Welcome to the latest edition of Investigative Roundup, highlighting some of the best investigative reporting on healthcare each week.
D.C. Finally Dumps Mask Mandate
Washington, D.C.’s recent repeal of its indoor public mask mandate is already generating controversy, Kaiser Health News reports. The District officially made masks optional on Monday, up to the discretion of businesses, leading some to worry while others are celebrating the change.
“I’m very exhausted with arguing with people about masks,” said the owner of a bar that will not require people to wear masks but will insist they be vaccinated. “Once a week, at least, there’s some kind of argument with some customer.”
The District has typically acted cautiously throughout the pandemic. It was one of the few remaining entities (cities or states) still mandating indoor masking. But Mayor Muriel Bowser’s decision to remove the mandate was announced the same day that the neighboring suburban Montgomery County (Maryland) announced it was reinstalling a mask requirement.
The District is now treating COVID-19 as endemic, according to the mayor’s office. The mandate has been scrapped because hospitalization and death rates are very low.
Bowser has declined to engage with several city council members who have questioned the policy change. Her office is offering public health advice based on vaccination status.
Public health experts’ reactions are mixed. “It makes sense,” said Lynn Goldman, dean of the Milken Institute School of Public Health at George Washington University. “At the same time,” she added, “we don’t really know how it’s going to go.”
Said Michael Osterholm, PhD, MPH, director of the University of Minnesota’s Center for Infectious Disease Research and Policy: “We do not understand why surges start or stop. …Why they start and stop surely can’t be tied to human mitigation strategies. What can be tied to those is how big those surges get.”
Telehealth Company Exodus
The sudden departures of Talkspace leaders has many analysts wondering about the company’s future, even as it still sits on hoards of cash, according to STAT News.
The virtual behavioral health company lost several top executives over the past week — including chief operating officer Mark Hirschhorn, and co-founders Oren and Roni Frank. The latter two were also board members. (Hirschhorn had previously resigned from his executive position at Teladoc in 2018 amidst allegations of misconduct.)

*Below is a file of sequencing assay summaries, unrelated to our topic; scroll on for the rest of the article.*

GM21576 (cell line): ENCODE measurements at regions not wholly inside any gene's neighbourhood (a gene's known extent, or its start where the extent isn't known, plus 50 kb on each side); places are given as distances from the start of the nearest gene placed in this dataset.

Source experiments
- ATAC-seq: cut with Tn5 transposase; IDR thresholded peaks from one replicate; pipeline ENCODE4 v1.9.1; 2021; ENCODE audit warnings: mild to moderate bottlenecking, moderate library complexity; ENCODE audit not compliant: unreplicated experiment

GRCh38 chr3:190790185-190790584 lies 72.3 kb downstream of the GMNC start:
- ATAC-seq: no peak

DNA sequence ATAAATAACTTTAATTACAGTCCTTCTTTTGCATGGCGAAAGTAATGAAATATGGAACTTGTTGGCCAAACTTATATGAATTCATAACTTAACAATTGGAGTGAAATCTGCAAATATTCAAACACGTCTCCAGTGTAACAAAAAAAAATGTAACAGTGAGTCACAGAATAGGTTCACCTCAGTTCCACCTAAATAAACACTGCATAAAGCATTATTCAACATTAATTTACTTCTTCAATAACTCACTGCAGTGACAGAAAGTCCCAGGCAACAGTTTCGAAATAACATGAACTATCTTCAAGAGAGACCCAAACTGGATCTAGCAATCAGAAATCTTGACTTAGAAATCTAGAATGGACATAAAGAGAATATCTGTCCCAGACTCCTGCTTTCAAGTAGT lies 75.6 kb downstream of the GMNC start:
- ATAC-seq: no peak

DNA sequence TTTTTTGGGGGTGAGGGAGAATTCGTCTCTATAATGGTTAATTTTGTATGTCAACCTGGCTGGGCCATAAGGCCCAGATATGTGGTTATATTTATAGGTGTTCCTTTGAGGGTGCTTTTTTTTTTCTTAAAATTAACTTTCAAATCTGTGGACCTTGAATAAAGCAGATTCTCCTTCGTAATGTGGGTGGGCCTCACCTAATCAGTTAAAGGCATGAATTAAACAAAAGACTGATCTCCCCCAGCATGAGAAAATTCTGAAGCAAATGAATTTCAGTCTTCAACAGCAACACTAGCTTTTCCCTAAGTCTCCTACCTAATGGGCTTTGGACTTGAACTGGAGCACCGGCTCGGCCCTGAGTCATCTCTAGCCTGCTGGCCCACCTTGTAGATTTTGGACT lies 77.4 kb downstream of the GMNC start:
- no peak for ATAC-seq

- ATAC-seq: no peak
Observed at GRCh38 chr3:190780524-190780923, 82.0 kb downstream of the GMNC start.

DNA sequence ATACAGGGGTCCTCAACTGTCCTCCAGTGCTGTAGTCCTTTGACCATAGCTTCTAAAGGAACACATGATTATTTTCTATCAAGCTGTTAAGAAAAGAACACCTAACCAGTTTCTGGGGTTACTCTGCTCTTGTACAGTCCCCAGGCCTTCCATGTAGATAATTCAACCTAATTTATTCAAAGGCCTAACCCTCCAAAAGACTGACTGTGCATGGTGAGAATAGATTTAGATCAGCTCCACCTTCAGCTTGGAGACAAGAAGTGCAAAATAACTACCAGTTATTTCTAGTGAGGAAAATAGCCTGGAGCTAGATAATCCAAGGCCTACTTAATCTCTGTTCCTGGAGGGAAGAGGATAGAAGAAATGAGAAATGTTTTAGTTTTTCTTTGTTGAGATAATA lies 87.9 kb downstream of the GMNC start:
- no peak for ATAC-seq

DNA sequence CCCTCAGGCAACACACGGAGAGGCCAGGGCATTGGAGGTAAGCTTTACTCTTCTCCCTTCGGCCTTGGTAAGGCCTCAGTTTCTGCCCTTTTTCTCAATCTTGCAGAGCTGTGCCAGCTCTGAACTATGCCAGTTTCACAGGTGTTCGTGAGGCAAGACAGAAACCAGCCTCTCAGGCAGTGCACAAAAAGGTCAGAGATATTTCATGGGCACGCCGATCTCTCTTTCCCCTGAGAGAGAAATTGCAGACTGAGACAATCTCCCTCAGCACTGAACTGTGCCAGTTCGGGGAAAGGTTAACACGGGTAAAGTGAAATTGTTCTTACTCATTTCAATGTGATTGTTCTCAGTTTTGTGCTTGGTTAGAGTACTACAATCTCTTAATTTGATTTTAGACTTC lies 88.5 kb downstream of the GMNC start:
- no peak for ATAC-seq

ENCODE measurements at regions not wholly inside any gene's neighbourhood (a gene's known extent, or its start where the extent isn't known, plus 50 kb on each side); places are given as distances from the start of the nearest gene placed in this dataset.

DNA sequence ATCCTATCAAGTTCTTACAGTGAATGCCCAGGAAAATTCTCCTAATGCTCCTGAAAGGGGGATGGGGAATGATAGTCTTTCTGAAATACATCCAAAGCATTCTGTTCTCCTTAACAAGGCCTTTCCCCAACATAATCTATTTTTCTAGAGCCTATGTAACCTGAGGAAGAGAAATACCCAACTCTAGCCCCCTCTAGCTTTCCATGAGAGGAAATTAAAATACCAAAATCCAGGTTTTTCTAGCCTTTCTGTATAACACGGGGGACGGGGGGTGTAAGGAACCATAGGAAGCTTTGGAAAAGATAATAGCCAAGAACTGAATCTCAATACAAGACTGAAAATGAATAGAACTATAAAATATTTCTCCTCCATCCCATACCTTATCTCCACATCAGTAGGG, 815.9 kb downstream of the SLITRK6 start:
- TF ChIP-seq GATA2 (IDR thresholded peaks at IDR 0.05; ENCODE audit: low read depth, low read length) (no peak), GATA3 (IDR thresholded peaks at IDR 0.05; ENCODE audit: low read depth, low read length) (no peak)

Talkspace went public via a merger earlier this year with Hudson Executive Investment Corp, a special purpose acquisition company, earning an initial valuation of $1.4 billion. The company’s market cap as of Monday was valued at $315 million, a drop of more than 35% over last week.
Analysts wondered if Talkspace can maintain an advantage it gained by becoming an early player in the booming mental health telemedicine space when it launched in 2012.
The company is planing to transition from marketing directly to consumers, to attracting employers and insurance plans. Its consumer-focused business slowed during the third quarter and it missed analysts’ expectations.
Talkspace is still sitting on $223 million in cash, however. The company “is fortunate to have the resources to work its way through what should be fixable problems, although execution and timing of turnaround are key uncertainties,” analysts wrote.
Will Access Be an Issue for COVID Antivirals?
When antiviral treatments for COVID-19 come to market, they may not be accessible to the people who need them most, according to STAT News.
Pfizer and Merck are hoping to have their treatments on the market soon, pushing for emergency use authorization (EUA). While they are expected to be largely subsidized by the federal government, it may not otherwise be easy for many patients to get them. Skeptics cited the usual process for procuring medications as an impediment; sick patents will often not be able to wait to see a doctor and get a prescription.
“These are medications that need to be started within three days of developing symptoms. It can take you longer than three days to get an appointment,” said Céline Gounder, MD, an NYU professor who served on President Biden’s COVID advisory board.
The potential medications are promising. No patient in either company’s clinical trials died after being treated with a full course. The trials focused on unvaccinated people with at least one risk factor for developing severe disease.
The Biden administration has earmarked $5.3 billion for the Pfizer treatment and $1.2 billion for the Merck treatment, pending FDA authorization. In September, HHS ruled that pharmacists can prescribe, dispense, and administer COVID therapeutics.
The FDA is scheduled to meet Tuesday November 30 to discuss Merck’s antiviral, while Pfizer recently asked for an EUA.
Ryan Basen reports for MedPage’s enterprise & investigative team. He often writes about issues concerning the practice and business of medicine, nurses, cannabis and psychedelic medicine, and sports medicine. Send story tips to firstname.lastname@example.org. Follow